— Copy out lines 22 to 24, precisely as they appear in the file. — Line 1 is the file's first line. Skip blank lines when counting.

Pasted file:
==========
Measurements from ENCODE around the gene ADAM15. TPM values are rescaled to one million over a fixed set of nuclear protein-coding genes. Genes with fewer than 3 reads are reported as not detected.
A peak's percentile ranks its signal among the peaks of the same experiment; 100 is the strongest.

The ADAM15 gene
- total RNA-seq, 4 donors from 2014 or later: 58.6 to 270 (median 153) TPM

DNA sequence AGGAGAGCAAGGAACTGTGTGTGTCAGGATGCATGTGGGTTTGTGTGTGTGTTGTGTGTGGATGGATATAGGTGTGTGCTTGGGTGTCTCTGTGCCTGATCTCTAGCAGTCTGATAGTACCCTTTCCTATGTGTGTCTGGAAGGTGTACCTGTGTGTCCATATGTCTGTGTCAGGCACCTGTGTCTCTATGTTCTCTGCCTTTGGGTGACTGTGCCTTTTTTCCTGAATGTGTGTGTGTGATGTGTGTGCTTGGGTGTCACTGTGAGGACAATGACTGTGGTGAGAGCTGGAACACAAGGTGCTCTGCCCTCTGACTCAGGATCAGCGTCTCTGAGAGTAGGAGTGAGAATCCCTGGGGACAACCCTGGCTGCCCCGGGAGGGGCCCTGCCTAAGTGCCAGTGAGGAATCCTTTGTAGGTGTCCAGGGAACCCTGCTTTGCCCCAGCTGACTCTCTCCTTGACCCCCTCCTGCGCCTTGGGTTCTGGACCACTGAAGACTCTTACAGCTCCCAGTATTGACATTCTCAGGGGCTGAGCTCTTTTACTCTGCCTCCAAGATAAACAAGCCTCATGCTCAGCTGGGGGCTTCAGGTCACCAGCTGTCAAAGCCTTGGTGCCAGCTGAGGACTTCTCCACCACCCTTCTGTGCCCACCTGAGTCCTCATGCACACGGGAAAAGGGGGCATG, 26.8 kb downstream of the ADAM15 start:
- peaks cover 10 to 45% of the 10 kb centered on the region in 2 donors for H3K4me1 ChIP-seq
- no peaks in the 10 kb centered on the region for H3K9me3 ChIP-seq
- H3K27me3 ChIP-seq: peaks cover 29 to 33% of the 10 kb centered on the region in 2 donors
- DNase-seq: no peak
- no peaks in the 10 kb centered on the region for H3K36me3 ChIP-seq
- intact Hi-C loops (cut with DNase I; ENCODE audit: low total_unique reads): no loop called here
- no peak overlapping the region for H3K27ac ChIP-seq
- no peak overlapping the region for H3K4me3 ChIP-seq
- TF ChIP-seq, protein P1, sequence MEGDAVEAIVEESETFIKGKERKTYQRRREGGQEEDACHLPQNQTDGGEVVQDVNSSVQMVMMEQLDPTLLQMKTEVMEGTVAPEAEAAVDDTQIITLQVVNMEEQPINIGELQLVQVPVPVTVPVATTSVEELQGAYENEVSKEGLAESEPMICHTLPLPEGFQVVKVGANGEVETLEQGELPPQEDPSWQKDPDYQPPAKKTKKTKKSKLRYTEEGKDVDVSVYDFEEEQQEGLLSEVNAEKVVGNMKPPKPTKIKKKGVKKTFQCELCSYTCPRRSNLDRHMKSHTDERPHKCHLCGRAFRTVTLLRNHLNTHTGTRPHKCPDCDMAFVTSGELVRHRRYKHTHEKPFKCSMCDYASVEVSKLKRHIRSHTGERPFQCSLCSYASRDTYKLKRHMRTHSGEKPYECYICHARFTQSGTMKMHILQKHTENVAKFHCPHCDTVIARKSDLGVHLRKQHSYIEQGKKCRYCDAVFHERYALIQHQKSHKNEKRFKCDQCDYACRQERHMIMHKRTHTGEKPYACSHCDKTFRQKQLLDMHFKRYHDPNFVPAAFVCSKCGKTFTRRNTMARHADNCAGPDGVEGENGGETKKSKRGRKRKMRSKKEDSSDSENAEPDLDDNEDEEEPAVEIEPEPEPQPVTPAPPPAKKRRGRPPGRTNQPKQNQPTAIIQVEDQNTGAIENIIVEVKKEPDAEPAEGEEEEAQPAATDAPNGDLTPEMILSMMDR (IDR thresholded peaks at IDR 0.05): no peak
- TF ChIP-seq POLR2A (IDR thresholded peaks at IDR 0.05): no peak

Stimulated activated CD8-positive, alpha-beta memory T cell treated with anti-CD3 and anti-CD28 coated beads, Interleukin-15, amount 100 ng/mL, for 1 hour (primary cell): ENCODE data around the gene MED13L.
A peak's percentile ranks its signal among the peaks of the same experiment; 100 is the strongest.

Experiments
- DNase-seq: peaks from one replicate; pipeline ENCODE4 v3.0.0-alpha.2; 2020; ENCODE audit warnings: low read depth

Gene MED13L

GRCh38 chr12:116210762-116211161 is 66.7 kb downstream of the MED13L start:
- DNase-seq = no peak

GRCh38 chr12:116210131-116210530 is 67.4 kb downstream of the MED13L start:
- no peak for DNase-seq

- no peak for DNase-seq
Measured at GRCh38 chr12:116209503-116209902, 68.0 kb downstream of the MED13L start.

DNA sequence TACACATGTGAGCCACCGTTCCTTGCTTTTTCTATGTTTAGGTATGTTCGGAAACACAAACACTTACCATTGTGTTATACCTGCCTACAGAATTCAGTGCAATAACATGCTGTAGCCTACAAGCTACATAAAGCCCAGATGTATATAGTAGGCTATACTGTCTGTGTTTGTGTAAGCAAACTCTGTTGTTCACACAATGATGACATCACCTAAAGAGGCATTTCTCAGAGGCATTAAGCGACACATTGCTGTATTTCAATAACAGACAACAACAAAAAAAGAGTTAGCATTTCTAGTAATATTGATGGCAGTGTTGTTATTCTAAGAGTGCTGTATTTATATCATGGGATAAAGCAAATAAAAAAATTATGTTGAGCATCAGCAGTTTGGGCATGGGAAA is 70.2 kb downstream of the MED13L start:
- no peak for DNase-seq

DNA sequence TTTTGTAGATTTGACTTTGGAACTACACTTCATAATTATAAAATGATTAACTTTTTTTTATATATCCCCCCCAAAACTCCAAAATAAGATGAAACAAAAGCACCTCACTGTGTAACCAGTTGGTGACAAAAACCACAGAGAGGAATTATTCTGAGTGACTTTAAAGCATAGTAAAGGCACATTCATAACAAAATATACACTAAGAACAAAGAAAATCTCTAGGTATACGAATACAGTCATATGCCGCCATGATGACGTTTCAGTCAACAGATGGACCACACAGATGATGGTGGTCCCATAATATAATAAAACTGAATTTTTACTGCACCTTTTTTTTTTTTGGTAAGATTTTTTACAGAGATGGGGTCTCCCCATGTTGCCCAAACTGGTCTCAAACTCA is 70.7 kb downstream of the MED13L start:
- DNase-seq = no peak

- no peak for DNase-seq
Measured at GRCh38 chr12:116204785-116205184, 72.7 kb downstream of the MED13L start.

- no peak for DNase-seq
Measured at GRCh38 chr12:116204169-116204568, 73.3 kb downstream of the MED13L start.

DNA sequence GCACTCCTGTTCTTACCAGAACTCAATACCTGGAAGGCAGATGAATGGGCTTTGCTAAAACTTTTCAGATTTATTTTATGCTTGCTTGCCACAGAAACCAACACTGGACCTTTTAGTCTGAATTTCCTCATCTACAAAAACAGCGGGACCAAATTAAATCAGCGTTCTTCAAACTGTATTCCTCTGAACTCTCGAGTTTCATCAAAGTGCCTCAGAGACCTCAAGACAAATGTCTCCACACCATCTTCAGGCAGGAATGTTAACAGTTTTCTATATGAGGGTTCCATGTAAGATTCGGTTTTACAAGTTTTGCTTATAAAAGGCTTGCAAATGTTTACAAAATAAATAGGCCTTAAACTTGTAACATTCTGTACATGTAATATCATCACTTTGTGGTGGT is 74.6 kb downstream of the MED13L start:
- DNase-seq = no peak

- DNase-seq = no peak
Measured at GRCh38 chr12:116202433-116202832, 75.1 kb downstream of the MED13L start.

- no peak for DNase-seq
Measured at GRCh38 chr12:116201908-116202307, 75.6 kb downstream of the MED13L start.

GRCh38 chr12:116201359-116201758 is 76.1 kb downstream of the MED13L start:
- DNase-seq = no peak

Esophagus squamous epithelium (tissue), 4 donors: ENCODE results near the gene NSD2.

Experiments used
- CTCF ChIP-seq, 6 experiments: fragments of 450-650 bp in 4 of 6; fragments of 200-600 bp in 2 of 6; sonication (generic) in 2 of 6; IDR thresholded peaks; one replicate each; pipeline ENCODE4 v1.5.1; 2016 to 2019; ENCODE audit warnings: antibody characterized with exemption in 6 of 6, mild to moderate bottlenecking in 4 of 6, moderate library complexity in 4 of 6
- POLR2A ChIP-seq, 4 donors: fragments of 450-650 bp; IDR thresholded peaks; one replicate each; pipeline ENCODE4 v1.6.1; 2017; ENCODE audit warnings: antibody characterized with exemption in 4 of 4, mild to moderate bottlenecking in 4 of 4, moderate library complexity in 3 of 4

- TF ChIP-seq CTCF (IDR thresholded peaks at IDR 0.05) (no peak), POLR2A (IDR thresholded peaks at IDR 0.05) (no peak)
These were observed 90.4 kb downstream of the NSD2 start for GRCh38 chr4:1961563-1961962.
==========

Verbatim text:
- DNase-seq = no peak

GRCh38 chr12:116210131-116210530 is 67.4 kb downstream of the MED13L start:
- no peak for DNase-seq